• Global structure of the multiverse and the measure problem: Alexander Vilenkin (Tuft)
    Sorry, missed this one.
    Lots of discussion on whether we can define “beginning”…

    —-Lunch break—-

    and we are back:

  • The search for life in extremely exotic environments A strict test for life’s cosmic ubiquity: Jonathan Lunine (Cornell)
    Looking at Titan, natch.

    Interesting discussion on H-bonding at low temps in ethane/methane solvent.
    Cyanogenic polymers.Molecular dynamics/mechanics sims to look into assembly – made “azotosomes” – spherical self assemblies, not known if stable, yet.
    Also self-assembling monolayers and helical polymers. Polyacetylene for light harvesting?
    Look potentially interesting.

    Cassini saw large transient features in the seas on Titan – could be something interesting “growing” – comes out next week.

  • Discovery of Earth-like Planets and Signals from Intelligent Life: Geoffrey Marcy (UCB)
    Looking for coherent optical emission with the Keck Telescope, and looking for Dyson spheres in Kepler photometry.

    Begins with overview for cosmologists of state of exoplanet discovery.
    State of exoplanet discovery is awesome.
    There are lots of exoplanets, especially nice little ones.

    Can see 100W lasers to 10 pc or so – have couple of interesting looking candidates with ~8 σ emission – should be looked at further.

  • Stellar Lighthouses: Decoding Signatures of Advanced Civilizations in Precision Stellar Photometry: Lucianne Walkowicz (Princeton)
    Overview of Kepler photometry and modern ultrahighprecision stellar photometry.

    Can do stuff other than just find planets with time series photometry like that.
    Pick up stellar variability; flares, stellar spots, pulsations, as well as transits.
    Also can do very good asteroseismology.

    Very large data sets, look for unknown kinds of signals using machine learning – specifically unsupervised learning.
    Clustering and looking for outliers

    Finding new heartbeat stars and some interesting new variables, including very rapid rotators with strong flares.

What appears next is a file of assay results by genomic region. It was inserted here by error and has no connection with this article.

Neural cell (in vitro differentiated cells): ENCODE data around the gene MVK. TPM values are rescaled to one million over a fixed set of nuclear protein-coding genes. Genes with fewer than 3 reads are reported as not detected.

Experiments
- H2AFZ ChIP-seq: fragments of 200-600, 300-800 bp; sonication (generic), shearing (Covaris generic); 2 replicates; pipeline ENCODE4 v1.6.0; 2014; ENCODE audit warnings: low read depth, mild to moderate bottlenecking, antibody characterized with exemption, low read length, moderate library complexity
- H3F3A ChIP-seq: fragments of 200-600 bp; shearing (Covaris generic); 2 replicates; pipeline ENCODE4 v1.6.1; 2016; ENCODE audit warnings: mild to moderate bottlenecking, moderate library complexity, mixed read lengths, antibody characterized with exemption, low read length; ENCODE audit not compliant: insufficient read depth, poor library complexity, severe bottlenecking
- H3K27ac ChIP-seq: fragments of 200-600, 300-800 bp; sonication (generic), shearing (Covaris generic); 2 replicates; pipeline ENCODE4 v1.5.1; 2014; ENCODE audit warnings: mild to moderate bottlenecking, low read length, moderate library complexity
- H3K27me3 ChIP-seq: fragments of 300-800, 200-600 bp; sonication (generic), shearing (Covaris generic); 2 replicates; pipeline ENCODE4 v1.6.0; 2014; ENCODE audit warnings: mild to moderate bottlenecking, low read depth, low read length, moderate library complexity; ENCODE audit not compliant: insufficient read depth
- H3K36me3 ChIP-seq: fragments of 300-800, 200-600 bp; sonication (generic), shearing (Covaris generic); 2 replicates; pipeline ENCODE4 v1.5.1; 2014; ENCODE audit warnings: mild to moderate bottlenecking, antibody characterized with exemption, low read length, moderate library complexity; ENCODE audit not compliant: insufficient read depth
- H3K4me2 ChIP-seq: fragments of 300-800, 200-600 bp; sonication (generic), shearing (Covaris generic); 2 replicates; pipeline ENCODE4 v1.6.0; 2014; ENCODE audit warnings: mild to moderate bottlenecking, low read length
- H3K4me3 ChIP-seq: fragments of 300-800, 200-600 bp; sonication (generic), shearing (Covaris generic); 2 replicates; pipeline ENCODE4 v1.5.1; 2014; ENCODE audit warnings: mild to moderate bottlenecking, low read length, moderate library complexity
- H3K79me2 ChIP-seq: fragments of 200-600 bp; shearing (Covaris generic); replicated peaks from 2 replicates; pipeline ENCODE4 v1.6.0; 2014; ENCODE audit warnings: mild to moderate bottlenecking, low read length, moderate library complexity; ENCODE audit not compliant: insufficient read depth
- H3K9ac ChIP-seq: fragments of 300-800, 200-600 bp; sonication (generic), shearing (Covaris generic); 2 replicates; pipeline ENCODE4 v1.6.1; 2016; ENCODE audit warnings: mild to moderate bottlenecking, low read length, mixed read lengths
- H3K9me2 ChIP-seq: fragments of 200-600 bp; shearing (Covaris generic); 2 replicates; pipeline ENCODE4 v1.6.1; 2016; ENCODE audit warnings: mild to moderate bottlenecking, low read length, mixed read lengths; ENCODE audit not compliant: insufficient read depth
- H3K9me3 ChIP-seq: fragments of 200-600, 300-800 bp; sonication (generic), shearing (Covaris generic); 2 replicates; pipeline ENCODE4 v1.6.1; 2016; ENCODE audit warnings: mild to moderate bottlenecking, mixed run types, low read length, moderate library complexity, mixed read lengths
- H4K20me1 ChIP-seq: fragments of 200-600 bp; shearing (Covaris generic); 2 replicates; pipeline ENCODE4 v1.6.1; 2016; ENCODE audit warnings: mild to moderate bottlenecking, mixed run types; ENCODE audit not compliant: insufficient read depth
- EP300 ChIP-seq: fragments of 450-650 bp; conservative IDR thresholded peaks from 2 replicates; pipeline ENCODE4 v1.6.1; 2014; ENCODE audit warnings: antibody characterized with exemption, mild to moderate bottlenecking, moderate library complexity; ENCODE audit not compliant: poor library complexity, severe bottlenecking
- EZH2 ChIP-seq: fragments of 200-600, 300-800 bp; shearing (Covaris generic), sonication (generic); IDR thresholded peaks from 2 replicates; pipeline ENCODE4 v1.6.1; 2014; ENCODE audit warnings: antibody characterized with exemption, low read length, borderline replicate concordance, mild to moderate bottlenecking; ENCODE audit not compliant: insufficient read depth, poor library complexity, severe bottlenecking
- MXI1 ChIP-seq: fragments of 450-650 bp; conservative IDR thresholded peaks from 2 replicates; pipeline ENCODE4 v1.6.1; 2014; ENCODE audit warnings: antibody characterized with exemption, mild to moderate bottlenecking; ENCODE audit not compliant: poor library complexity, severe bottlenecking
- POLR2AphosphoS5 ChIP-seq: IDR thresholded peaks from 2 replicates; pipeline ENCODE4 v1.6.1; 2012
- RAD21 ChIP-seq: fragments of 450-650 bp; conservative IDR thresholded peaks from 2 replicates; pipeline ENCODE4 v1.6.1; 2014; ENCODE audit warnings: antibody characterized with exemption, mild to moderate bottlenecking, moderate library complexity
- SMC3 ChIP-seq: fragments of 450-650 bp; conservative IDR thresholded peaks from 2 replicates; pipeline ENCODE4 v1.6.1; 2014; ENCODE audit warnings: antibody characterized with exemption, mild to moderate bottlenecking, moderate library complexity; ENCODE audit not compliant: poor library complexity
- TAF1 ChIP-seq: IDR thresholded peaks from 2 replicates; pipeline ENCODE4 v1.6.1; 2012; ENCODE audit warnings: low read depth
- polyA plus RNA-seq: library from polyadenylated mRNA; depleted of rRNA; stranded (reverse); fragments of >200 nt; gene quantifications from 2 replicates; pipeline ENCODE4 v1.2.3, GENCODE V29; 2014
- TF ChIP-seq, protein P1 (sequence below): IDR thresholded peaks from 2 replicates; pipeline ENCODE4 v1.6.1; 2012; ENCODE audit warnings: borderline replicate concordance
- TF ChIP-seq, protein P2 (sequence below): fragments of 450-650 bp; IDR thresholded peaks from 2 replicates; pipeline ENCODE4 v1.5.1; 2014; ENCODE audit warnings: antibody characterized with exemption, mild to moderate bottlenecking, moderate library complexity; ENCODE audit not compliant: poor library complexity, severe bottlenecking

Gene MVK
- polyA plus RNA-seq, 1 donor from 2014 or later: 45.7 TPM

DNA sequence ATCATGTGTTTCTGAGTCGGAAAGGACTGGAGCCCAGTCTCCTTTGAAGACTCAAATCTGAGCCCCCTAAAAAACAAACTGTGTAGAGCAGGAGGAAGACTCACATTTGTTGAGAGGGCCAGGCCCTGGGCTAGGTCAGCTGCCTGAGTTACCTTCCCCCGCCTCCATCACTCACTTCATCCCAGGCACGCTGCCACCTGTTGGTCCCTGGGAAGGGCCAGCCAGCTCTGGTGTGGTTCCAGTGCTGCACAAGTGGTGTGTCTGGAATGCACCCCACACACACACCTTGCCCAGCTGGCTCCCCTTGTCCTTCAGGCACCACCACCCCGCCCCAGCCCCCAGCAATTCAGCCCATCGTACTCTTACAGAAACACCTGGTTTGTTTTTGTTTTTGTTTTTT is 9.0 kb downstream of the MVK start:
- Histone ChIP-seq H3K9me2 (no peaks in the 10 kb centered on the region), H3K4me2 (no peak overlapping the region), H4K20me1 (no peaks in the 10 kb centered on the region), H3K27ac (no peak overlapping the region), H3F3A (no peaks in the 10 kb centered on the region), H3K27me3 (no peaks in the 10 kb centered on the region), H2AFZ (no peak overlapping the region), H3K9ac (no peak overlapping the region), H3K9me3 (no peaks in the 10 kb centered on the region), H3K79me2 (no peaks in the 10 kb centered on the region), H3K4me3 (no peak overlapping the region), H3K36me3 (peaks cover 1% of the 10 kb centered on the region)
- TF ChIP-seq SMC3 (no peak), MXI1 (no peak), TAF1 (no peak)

Couple of WTF variables – one which turned out to be a diffraction spike rotating with spacecraft reorientation…
    a couple of the others do look very interesting, but they also look stellar, not naively artificial

  • Constraining the Abundance of Kardashev Type II and III Civilizations From Large Area Infrared Surveys: Jason Wright (PSU)

    Background on Kardashev scale and concept of categorizing civilizations by energy use (not intended to be a normative description – just a prescription).
    Discussion of time scale to convert from KII to KIII – argument for why once you can spread to adjacent stars spread across galaxy is rapid compared to galaxy lifetime.

    Ought to look both for galaxy spanning civilizations in other galaxies and KII civilizations in the Milky Way – low effort search worth while at this stage as secondary to other surveys.

    So we did.

    Discussion of artifact transit and KIC12557548 – per request from Marcy and Walkowicz – it is a mystery

    WISE catalog – filtered high galactic latitude extended red sources
    have a 30,000+ interesting candidate very red sources –
    looked at the 4,000 best sources to classify them

    Split them into already know sources; garbage and ghosts; and new very red sources that could use a closer look.

    Students start this week at SETI institute to do followups.

    Out of 105 resolved WISE sources in local universe less than 1,000 are consistent with having significant KIII coverage, and most of those are known starburst or merger galaxies – so we can put strong constraints on fractional abundance of KIII or even partial KIIIs in local universe.
    Can push limits down a lot further with modest effort, dust modeling, look at few thousand more candidates, chase down still unknown sources.

    Next step is cross-correlate with GAIA catalog – particularly good for filtering KII sources in crowded low galactic latitude regions.

On thing mentioned by several speakers is that we are not far enough a long for a lot of the projects – the projects are all nominally 2 years, and funding commenced about 21 months ago, but that effectively meant that most started serious efforts about 18 months ago, and so many only have preliminary results or “in prep” results.
There’s a reason a lot of astro/physics projects operate on three year cycles.